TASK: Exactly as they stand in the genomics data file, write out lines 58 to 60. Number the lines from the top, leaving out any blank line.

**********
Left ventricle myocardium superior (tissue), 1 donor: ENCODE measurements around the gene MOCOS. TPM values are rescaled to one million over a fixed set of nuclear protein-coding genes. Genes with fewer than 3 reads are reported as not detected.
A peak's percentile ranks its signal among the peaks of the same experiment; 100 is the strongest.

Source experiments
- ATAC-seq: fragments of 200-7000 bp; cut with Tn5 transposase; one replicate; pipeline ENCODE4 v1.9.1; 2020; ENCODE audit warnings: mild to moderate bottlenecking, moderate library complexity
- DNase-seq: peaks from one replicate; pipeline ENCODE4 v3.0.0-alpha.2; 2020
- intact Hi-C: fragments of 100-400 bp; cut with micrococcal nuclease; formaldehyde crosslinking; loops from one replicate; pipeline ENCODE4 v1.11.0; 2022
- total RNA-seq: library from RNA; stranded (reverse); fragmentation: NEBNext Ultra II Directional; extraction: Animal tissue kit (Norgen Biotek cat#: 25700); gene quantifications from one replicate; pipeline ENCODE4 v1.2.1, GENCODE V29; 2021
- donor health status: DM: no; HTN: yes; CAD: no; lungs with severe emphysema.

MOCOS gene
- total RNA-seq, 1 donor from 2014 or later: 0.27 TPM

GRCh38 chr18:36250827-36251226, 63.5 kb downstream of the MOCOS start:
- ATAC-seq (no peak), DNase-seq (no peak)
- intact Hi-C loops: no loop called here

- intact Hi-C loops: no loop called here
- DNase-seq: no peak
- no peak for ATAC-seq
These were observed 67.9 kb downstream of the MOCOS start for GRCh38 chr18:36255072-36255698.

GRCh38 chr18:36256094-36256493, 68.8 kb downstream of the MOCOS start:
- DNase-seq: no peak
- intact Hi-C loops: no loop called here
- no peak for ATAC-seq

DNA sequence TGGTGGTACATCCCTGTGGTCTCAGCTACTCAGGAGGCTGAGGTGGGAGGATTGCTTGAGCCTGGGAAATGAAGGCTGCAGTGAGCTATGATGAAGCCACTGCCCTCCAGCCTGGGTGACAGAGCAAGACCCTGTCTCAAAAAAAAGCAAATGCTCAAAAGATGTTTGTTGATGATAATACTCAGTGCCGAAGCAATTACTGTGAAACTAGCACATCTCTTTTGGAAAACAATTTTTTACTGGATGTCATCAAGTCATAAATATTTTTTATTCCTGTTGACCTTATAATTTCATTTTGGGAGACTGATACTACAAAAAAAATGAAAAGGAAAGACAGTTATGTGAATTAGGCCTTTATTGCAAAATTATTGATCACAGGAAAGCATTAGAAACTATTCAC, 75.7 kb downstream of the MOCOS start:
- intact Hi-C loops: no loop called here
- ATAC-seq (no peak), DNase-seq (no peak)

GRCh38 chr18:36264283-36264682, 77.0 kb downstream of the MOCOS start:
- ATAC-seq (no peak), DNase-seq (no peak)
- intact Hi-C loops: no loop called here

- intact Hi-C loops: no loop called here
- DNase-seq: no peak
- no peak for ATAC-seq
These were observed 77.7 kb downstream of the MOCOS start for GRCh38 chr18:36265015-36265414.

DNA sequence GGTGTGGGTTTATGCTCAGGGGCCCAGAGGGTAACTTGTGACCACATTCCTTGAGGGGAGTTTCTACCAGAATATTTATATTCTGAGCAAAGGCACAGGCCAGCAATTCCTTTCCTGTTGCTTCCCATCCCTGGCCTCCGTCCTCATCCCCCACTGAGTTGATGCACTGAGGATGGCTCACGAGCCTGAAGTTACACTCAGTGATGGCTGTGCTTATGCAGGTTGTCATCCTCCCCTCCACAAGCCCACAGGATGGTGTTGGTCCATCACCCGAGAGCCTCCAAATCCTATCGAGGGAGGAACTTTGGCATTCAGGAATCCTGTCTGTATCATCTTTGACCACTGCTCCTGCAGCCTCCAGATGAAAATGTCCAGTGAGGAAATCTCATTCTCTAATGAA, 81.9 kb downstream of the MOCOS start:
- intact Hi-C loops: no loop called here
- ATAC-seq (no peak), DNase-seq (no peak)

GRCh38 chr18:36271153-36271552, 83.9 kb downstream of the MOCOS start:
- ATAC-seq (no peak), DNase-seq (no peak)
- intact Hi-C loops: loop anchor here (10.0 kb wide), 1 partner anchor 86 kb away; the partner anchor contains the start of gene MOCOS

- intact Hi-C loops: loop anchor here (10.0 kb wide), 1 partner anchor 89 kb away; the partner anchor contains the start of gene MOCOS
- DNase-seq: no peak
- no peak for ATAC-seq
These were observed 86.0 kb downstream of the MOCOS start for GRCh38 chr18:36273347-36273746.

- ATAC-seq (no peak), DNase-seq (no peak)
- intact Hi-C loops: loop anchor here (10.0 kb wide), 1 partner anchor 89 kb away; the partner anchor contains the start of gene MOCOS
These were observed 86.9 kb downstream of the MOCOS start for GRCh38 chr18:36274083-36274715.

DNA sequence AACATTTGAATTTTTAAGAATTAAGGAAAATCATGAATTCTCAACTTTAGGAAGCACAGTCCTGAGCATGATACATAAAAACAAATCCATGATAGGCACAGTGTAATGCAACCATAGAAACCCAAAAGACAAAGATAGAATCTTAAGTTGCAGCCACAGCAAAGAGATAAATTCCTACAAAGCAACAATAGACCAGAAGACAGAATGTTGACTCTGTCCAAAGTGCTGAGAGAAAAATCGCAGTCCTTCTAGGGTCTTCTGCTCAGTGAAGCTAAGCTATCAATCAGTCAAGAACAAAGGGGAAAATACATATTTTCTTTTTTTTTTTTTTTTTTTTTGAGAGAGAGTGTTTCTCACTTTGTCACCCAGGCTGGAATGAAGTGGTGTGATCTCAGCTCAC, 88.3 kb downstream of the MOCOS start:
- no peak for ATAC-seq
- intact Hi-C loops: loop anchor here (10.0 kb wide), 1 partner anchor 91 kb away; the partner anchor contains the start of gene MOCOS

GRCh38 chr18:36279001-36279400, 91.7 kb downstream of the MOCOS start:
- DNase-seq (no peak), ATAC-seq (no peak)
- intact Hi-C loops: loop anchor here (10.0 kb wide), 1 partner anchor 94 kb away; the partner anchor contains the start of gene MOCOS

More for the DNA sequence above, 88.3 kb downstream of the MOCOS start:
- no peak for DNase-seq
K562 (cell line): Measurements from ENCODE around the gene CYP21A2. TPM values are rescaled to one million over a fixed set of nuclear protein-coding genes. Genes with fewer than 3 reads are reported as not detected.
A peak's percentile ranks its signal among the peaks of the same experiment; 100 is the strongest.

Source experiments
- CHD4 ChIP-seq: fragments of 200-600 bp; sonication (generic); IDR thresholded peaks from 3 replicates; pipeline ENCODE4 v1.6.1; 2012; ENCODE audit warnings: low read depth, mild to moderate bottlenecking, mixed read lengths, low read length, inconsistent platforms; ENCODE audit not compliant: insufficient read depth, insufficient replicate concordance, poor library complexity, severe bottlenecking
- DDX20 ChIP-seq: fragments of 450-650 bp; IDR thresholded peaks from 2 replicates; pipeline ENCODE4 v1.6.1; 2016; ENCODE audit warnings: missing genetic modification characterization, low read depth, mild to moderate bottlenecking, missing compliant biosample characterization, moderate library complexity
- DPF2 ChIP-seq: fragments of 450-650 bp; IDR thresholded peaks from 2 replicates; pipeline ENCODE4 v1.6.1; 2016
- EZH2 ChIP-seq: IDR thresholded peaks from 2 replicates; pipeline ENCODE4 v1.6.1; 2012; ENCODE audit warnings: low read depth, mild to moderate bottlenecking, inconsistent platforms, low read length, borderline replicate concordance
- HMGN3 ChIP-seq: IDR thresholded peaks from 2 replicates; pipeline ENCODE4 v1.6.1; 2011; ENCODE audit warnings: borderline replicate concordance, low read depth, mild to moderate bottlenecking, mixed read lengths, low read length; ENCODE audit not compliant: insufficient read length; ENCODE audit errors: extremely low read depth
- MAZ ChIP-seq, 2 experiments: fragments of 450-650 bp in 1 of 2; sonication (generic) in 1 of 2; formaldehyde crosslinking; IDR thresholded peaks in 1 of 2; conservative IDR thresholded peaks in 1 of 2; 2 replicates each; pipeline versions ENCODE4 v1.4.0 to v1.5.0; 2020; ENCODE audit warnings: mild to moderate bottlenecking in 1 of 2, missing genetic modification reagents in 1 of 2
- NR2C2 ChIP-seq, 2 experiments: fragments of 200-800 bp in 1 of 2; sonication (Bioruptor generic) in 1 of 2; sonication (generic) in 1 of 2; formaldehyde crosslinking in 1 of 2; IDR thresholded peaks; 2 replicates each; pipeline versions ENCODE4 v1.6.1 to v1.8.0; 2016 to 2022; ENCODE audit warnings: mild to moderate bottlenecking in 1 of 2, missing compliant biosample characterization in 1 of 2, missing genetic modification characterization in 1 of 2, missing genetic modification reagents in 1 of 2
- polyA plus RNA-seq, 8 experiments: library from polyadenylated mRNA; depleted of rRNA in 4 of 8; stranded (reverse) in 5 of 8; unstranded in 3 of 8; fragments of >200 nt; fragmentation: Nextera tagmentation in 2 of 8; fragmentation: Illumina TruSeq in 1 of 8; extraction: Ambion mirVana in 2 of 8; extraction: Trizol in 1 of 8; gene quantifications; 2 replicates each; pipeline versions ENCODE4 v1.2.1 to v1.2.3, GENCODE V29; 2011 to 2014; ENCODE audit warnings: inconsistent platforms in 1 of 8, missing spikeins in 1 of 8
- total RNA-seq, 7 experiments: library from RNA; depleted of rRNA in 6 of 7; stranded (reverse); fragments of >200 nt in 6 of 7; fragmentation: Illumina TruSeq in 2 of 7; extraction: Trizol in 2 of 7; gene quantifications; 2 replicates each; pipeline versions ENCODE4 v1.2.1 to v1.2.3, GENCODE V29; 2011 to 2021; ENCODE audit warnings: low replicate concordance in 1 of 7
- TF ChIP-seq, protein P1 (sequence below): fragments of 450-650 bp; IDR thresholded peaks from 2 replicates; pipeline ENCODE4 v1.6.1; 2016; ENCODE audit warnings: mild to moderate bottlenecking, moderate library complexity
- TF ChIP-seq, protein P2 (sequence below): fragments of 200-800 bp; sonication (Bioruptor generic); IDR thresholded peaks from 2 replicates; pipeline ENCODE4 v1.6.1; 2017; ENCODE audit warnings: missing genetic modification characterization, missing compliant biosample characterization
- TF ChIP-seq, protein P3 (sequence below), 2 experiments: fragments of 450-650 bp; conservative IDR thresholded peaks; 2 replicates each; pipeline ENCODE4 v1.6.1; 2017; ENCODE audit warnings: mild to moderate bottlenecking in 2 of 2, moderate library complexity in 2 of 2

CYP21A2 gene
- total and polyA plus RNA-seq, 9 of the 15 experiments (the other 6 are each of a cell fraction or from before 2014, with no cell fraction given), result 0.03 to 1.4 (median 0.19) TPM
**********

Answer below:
- DPF2 ChIP-seq: fragments of 450-650 bp; IDR thresholded peaks from 2 replicates; pipeline ENCODE4 v1.6.1; 2016
- EZH2 ChIP-seq: IDR thresholded peaks from 2 replicates; pipeline ENCODE4 v1.6.1; 2012; ENCODE audit warnings: low read depth, mild to moderate bottlenecking, inconsistent platforms, low read length, borderline replicate concordance
- HMGN3 ChIP-seq: IDR thresholded peaks from 2 replicates; pipeline ENCODE4 v1.6.1; 2011; ENCODE audit warnings: borderline replicate concordance, low read depth, mild to moderate bottlenecking, mixed read lengths, low read length; ENCODE audit not compliant: insufficient read length; ENCODE audit errors: extremely low read depth